More is expected of freshmen these days than the long-ago era of Jim Spanarkel or even Johnny Dawkins. The idea of a freshman becoming national player of the year, as happened last year with Texas' Kevin Durant, would have been unfathomable even a few years ago.
There are a number of trends at work here. The lure of the NBA largely has removed super-talented seniors from the equation. Earlier in the season Mike Krzyzewski compared the Dawkins-Mark Alarie class with this year's freshmen by observing that "these guys don't have to go up against players like Sampson or Jordan." Guys like Ralph Sampson and Sam Perkins tend to not stick around four years anymore and both were among the ACC upperclassmen who greeted Dawkins and Alarie in 1983. Keep in mind that in the old days Marvin Williams might be beginning his senior season in college and Florida would be going for a another title with a bevy of senior starters.
The other side of this coin is that a coach better use his talent when he can, because he never knows how long they'll be around. It's one thing for a Jordan or a James Worthy to go pro after a dominant junior season, it's something else entirely for a Corey Maggette or a Marvin Williams to leave after a single season as a promising reserve.
Then again, today's freshmen are better able to cope with many of the demands of high-pressure college basketball. Look at Nolan Smith, whose tenure at Oak Hill Academy saw him travel across the country, frequently playing in high-profile games in arenas larger than Cameron. Players at high-profile prep programs travel more, play more on television, play in front of larger crowds. They know their way around an airport.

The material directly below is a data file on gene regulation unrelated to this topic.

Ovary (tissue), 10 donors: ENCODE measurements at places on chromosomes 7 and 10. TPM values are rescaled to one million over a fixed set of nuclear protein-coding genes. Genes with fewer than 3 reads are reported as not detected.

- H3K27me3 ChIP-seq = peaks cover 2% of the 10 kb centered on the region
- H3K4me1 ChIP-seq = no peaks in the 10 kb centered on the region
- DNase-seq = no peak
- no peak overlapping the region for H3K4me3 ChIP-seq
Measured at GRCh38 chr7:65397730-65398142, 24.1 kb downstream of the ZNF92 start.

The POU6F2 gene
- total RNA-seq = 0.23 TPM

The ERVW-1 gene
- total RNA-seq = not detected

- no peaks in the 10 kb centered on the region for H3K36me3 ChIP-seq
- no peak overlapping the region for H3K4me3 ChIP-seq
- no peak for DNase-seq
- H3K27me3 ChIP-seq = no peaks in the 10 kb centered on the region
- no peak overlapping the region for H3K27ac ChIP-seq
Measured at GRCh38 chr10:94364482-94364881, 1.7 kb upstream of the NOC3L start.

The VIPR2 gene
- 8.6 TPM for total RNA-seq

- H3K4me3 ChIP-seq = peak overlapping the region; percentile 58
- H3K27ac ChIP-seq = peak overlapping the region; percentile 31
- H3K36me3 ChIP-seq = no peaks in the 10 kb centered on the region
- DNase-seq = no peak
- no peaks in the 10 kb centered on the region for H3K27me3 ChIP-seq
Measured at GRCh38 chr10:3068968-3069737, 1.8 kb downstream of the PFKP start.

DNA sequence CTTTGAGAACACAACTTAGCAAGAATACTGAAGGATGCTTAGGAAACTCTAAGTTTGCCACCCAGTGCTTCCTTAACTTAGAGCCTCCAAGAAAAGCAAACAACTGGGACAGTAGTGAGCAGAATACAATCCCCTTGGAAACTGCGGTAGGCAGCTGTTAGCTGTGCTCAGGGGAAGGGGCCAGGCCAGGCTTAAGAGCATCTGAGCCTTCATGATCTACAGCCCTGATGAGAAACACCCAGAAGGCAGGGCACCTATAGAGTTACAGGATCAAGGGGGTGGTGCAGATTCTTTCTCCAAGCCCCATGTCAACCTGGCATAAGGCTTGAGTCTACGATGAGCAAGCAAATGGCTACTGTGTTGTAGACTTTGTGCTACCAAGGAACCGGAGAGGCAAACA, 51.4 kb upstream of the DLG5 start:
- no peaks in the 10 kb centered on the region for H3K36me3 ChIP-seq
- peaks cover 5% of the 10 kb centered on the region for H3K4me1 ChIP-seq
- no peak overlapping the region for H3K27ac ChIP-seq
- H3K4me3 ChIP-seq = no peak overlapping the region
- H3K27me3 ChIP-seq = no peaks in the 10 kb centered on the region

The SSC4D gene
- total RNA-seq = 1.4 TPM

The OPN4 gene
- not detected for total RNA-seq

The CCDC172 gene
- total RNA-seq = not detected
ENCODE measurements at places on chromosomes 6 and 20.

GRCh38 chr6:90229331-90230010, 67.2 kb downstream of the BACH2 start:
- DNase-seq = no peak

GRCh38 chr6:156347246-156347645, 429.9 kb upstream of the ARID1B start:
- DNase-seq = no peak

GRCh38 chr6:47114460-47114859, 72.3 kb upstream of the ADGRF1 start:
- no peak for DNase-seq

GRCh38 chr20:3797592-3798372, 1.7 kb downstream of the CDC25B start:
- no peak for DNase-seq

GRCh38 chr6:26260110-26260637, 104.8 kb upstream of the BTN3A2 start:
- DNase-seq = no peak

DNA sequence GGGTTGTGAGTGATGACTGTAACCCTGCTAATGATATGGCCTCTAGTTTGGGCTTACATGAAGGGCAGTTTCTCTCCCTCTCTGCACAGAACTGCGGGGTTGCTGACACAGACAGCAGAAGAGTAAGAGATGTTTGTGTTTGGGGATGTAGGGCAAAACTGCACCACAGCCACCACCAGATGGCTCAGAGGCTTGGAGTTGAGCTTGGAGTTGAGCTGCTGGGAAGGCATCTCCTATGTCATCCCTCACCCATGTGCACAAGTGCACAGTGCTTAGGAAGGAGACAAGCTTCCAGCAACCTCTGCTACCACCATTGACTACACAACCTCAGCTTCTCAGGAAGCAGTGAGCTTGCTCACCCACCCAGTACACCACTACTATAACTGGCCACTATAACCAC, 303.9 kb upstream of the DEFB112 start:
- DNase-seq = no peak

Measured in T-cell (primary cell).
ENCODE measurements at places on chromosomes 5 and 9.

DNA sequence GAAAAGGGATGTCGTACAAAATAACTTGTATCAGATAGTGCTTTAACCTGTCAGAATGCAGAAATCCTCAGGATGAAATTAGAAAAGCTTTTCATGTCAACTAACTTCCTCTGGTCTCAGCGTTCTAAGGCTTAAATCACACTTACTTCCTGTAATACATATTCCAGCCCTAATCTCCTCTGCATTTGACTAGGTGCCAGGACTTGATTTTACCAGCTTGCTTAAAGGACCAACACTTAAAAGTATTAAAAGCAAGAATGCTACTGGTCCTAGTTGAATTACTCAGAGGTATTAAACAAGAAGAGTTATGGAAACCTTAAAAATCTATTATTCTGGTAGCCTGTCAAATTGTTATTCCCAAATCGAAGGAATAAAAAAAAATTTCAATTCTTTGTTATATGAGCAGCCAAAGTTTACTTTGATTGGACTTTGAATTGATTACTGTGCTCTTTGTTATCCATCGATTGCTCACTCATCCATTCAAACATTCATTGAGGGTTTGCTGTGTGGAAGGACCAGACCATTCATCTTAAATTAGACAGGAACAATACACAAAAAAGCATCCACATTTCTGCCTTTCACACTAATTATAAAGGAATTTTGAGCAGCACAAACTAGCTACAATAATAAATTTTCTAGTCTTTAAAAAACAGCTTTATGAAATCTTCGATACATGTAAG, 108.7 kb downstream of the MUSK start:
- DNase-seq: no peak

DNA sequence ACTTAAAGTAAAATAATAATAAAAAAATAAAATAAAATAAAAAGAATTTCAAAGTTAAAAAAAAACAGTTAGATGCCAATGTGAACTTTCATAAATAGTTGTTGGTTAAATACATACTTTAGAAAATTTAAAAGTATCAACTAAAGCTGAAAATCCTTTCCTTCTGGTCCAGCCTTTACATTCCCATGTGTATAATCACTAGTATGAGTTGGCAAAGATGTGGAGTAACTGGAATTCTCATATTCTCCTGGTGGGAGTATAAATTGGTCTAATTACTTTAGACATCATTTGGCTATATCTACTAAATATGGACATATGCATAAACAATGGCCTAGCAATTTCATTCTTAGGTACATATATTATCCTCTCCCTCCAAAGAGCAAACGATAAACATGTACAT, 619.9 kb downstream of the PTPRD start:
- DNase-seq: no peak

And that doesn't even factor in the seemingly non-stop AAU/summer camp circuit. This isn't to say that these trends don't have their dark sides. A case can be made that childhoods are being robbed and egos are being excessively stroked but players good enough to play in the ACC have always been gym rats. Only now, the gyms are filled with fans and coaches and cameras.
There's still an adjustment period, of course. As Taylor King told me, college players are "bigger, faster, stronger, and smarter," than his high-school competition. "No comparison." But there's little doubt that a November trip to Hawaii, or an appearance of ESPN is not as daunting for today's freshmen as those a generation ago.
Mike Krzyzewski certainly has turned his freshman loose. Singler says Krzyzewski told them "not to be freshmen, just be players." Jump into the deep end of the pool and start swimming. How well they swim will go a long way to determining the kind of season Duke has.
Here are the top statistical freshman seasons in Duke history.
|Johnny Dawkins, 18.1|
|Gene Banks, 17.1|
|Mike Gminski, 15.3|
|Luol Deng, 15.1|
|J.J. Redick, 15.0|
|Jason Williams, 14.5|
|Elton Brand, 13.4|
|Jim Spanarkel, 13.3|
|Carlos Boozer, 13.0|
|Mark Alarie, 13.0|
|Jon Scheyer, 12.2|
|Trajan Langdon, 11.3|
|Grant Hill, 11.2|
|Corey Maggette 10.6|
Note that with the obvious exception of Scheyer, every Duke player who has scored in double figures as a freshman, went on the play in the NBA.
|Mike Gminski 10.7|
|Gene Banks 8.6|
|Elton Brand 7.3|
|Luol Deng 6.9|
|Mark Alarie 6.5|
|Shane Battier, 6.4|
|Carlos Boozer 6.3|
|Kenny Dennard, 6.3|
|Shelden Williams, 5.9|
|Jay Bilas, 5.7|
|Danny Ferry, 5.5|
|Josh McRoberts, 5.3|
|Grant Hill 5.1|
|Taymon Domzalski, 5.0|
|Bobby Hurley 7.6|
|J. Williams 6.5|
|Greg Paulus, 5.2|
|Tommy Amaker, 4.8|
|Chris Duhon, 4.4|
|Jeff Capel, 3.2|